Valve's first (and arguably best) game redefined the FPS world 20 years ago today.
Not enough can be said about Half-Life and its lasting legacy on the games industry. When I first played it in 1998, Half-Life was unlike anything I'd ever experienced before. It had action, it had this macabre and weird horror aspect to it, it even had humor (the scientists still crack me up today). But most importantly, it was different and unique, it was experimental and created an interesting universe that we've all been re-visiting for two decades.
Today Half-Life celebrates its 20th birthday, and two of my closest friends and I still play it even now. With high-fidelity FPS games like Call of Duty, Halo and Battlefield, we still choose to jump into those old endearing graphics to blast up some enemies with a popular Half-Life mod. Sven Co-op has breathed new life into an old game and allowed a kind of multiplayer experience I had always dreamed of back in the day, and everyone should log in for a match or two with some buds to celebrate this monumentous occasion.
Valve might be making a new Half-Life game for its new VR headset, but for now we should all take a run through Black Mesa and relive those old memories.
For a more personal look at the game's history, I asked my friend Joe to recount his experiences with Half-Life and how it changed his gaming experiences. Joe is a die-hard Half-Life fan through and through and spent many, many years tweaking maps, blasting friends in deathmatch, and smashing headcrabs with crowbars.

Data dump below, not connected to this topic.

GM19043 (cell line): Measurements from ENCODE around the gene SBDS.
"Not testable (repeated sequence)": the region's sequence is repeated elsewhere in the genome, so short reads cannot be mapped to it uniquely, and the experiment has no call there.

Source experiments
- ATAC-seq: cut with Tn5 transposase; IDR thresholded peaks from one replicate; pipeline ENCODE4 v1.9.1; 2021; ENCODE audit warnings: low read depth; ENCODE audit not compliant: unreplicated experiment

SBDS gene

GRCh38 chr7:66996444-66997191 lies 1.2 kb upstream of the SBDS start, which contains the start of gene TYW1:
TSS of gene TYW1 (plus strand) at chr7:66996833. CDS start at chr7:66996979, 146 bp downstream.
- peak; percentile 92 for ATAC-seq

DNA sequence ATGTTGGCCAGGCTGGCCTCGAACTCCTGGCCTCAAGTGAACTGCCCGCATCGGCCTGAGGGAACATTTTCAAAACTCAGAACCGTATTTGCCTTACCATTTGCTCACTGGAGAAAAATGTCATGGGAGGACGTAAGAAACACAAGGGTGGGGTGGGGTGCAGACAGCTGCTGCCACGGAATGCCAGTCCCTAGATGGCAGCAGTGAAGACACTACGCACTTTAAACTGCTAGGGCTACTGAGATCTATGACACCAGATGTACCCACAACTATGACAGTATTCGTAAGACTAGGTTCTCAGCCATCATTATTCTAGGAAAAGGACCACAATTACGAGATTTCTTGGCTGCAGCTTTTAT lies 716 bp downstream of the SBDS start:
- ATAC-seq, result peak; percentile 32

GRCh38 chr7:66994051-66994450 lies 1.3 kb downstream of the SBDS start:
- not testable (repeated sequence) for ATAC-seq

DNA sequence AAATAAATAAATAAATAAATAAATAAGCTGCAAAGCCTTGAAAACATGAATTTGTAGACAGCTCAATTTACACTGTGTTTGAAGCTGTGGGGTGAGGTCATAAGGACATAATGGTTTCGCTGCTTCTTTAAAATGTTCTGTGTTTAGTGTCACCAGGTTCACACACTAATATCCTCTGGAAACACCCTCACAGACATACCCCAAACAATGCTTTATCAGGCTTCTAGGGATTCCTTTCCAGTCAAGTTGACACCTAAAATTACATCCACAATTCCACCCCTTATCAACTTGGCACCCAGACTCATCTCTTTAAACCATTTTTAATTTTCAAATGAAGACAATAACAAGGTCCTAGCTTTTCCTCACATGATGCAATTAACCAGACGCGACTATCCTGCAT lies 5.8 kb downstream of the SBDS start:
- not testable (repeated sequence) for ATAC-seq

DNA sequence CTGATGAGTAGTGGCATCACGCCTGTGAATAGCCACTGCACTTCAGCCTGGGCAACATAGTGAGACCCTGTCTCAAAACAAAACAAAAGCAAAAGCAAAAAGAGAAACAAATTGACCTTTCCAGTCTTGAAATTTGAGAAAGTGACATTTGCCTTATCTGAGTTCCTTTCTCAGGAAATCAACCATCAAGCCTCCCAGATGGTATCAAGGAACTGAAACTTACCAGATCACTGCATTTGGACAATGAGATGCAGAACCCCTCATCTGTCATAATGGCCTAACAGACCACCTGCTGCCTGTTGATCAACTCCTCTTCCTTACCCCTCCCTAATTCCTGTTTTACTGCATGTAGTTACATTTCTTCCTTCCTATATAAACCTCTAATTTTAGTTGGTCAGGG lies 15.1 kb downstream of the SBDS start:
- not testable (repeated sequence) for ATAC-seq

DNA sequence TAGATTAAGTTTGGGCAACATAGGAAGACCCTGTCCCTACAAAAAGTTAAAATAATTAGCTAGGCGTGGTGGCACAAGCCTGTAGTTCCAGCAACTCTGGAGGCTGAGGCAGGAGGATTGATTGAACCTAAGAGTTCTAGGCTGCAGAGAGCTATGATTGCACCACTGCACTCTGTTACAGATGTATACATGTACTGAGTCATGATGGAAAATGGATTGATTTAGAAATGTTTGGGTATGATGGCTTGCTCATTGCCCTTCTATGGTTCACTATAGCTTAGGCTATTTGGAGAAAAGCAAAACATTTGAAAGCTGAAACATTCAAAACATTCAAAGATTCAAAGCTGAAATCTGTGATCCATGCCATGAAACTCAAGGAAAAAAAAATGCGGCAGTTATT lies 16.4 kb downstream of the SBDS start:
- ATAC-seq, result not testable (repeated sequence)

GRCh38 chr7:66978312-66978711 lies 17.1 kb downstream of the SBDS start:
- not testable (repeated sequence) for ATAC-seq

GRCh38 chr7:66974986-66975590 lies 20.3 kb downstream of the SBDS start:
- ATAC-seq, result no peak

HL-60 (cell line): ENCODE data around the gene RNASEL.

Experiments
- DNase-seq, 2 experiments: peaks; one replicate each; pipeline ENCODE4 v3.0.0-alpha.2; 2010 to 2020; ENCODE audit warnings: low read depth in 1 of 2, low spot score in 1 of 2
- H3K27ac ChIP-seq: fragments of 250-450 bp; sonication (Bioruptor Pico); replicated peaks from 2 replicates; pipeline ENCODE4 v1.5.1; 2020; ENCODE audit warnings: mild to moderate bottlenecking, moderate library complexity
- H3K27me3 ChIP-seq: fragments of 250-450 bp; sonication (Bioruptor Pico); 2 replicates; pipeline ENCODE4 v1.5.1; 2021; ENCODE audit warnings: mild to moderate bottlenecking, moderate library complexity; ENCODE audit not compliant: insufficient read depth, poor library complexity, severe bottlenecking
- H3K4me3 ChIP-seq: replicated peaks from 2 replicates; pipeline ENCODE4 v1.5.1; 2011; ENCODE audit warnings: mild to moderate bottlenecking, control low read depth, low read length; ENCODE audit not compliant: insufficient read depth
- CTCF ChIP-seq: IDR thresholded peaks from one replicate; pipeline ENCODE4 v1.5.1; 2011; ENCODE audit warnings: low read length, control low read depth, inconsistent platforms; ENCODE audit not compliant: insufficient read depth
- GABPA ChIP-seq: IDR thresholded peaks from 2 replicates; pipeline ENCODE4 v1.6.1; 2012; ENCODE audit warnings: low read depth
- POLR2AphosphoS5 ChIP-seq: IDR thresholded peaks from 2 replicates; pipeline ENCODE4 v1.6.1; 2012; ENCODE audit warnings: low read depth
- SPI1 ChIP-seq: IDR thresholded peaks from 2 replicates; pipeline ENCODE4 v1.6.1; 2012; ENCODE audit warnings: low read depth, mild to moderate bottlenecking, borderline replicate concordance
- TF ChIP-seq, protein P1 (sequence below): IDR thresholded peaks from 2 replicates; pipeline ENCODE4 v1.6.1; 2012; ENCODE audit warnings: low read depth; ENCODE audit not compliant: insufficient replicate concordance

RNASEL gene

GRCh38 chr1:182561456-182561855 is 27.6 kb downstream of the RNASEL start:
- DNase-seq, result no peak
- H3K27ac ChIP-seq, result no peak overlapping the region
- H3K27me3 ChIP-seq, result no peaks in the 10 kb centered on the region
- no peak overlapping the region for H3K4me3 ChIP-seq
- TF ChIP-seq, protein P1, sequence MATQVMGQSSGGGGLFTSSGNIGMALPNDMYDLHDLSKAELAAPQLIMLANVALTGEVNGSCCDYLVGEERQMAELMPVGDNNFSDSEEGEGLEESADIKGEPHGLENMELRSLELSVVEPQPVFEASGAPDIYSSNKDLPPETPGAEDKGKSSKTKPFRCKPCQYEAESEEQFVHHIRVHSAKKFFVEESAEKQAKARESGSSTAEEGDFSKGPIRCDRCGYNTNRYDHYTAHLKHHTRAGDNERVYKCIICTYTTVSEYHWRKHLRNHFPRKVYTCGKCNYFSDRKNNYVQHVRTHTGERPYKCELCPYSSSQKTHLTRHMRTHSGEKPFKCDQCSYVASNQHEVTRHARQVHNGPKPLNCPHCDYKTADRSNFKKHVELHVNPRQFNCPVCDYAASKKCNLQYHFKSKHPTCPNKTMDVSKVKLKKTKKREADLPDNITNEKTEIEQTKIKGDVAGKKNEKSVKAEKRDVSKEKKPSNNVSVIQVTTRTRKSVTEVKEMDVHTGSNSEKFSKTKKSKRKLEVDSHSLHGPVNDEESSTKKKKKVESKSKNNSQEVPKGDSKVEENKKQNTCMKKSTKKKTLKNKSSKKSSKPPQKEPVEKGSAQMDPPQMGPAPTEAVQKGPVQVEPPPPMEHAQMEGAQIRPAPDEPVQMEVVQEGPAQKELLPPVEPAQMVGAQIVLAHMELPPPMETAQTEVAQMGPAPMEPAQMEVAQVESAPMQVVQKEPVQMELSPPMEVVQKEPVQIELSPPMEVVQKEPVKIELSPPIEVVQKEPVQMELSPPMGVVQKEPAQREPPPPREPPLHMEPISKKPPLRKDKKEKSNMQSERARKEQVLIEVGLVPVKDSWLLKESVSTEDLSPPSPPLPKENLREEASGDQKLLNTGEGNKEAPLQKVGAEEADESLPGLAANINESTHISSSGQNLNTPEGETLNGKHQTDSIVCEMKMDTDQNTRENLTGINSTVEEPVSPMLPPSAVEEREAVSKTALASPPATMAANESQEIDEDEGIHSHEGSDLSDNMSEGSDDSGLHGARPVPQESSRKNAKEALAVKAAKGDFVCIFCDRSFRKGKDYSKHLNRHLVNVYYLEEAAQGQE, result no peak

"In my family, Duke3D was king. That was our goto deathmach game for years. We tried to transition to Quake II, but it was too blocky and awkward. We retreated back to the familiar flat sprites of Duke that oddly seemed more realistic. For my family, multiplayer quality was far more important than single player. Mostly because in the FPS world, single player was essentially monsters in mazes. We just didn't expect much from it.
Then came Half-life. Nothing would ever be the same. Gone were the days of getting dropped into the action mid-storyline (If there was a storyline) and digging out the instruction manual hoping to get some idea of a backstory.
For the first time ever, we were part of the storyline from the beginning, and the story itself involved more than just clearing corridors of bad-guys. Oh and as far as multiplayer goes, the king was dethroned.
I brought the "Half-Life Day One" demo CD to my friend and said, "Dude, you have to try this." 20 years later, we're still developing new maps and hosting servers. A lot of other great games have come and gone over those years, but nothing that as ever come close to having that same impact us.
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